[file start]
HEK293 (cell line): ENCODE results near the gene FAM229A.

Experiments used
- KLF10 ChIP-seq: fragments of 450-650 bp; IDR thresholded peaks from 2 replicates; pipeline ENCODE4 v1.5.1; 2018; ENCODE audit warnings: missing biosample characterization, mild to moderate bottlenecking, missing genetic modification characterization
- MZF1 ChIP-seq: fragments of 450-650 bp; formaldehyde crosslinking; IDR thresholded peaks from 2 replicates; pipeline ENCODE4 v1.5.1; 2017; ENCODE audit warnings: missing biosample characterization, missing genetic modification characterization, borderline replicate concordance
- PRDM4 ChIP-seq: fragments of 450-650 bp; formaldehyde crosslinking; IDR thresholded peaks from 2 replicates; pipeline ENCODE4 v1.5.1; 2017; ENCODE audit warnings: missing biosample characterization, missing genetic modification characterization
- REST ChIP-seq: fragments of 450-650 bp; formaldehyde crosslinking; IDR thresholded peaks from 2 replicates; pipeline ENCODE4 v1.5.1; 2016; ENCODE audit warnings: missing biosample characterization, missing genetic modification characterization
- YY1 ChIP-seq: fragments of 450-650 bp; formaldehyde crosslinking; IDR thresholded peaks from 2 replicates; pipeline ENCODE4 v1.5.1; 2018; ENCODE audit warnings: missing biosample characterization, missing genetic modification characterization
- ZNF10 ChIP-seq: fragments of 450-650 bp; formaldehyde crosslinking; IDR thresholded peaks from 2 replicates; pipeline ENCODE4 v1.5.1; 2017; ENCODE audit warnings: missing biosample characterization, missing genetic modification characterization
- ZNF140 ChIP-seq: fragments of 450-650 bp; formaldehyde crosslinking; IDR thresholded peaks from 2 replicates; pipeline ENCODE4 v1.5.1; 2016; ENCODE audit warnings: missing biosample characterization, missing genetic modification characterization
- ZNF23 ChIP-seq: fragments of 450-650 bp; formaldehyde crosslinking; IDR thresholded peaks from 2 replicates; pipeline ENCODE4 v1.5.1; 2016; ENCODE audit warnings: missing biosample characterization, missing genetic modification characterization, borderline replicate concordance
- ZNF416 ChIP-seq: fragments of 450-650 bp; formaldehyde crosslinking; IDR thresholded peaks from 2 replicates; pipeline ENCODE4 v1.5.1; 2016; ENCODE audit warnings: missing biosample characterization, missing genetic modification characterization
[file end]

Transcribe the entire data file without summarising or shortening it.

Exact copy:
HEK293 (cell line): ENCODE results near the gene FAM229A.

Experiments used
- KLF10 ChIP-seq: fragments of 450-650 bp; IDR thresholded peaks from 2 replicates; pipeline ENCODE4 v1.5.1; 2018; ENCODE audit warnings: missing biosample characterization, mild to moderate bottlenecking, missing genetic modification characterization
- MZF1 ChIP-seq: fragments of 450-650 bp; formaldehyde crosslinking; IDR thresholded peaks from 2 replicates; pipeline ENCODE4 v1.5.1; 2017; ENCODE audit warnings: missing biosample characterization, missing genetic modification characterization, borderline replicate concordance
- PRDM4 ChIP-seq: fragments of 450-650 bp; formaldehyde crosslinking; IDR thresholded peaks from 2 replicates; pipeline ENCODE4 v1.5.1; 2017; ENCODE audit warnings: missing biosample characterization, missing genetic modification characterization
- REST ChIP-seq: fragments of 450-650 bp; formaldehyde crosslinking; IDR thresholded peaks from 2 replicates; pipeline ENCODE4 v1.5.1; 2016; ENCODE audit warnings: missing biosample characterization, missing genetic modification characterization
- YY1 ChIP-seq: fragments of 450-650 bp; formaldehyde crosslinking; IDR thresholded peaks from 2 replicates; pipeline ENCODE4 v1.5.1; 2018; ENCODE audit warnings: missing biosample characterization, missing genetic modification characterization
- ZNF10 ChIP-seq: fragments of 450-650 bp; formaldehyde crosslinking; IDR thresholded peaks from 2 replicates; pipeline ENCODE4 v1.5.1; 2017; ENCODE audit warnings: missing biosample characterization, missing genetic modification characterization
- ZNF140 ChIP-seq: fragments of 450-650 bp; formaldehyde crosslinking; IDR thresholded peaks from 2 replicates; pipeline ENCODE4 v1.5.1; 2016; ENCODE audit warnings: missing biosample characterization, missing genetic modification characterization
- ZNF23 ChIP-seq: fragments of 450-650 bp; formaldehyde crosslinking; IDR thresholded peaks from 2 replicates; pipeline ENCODE4 v1.5.1; 2016; ENCODE audit warnings: missing biosample characterization, missing genetic modification characterization, borderline replicate concordance
- ZNF416 ChIP-seq: fragments of 450-650 bp; formaldehyde crosslinking; IDR thresholded peaks from 2 replicates; pipeline ENCODE4 v1.5.1; 2016; ENCODE audit warnings: missing biosample characterization, missing genetic modification characterization